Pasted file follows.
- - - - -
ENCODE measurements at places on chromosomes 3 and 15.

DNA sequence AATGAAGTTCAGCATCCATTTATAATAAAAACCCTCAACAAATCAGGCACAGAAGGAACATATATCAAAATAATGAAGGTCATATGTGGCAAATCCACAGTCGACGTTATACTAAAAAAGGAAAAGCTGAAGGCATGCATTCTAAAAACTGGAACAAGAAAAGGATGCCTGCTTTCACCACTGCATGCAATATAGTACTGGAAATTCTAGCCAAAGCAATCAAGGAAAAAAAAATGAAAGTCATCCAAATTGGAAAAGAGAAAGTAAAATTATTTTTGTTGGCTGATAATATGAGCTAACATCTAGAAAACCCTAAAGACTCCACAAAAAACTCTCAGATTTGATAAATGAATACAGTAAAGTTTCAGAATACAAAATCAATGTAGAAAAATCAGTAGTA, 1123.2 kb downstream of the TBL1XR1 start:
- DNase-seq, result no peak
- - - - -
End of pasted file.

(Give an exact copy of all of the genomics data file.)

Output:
ENCODE measurements at places on chromosomes 3 and 15.

DNA sequence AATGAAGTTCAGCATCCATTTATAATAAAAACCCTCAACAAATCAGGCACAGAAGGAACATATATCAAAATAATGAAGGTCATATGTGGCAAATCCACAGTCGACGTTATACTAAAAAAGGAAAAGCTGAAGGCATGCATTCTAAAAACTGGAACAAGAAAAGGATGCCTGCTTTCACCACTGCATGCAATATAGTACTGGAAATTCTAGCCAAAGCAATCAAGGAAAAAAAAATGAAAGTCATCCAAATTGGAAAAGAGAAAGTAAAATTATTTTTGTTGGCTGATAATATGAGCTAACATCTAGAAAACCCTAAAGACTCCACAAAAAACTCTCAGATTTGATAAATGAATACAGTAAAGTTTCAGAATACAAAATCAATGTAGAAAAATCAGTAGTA, 1123.2 kb downstream of the TBL1XR1 start:
- DNase-seq, result no peak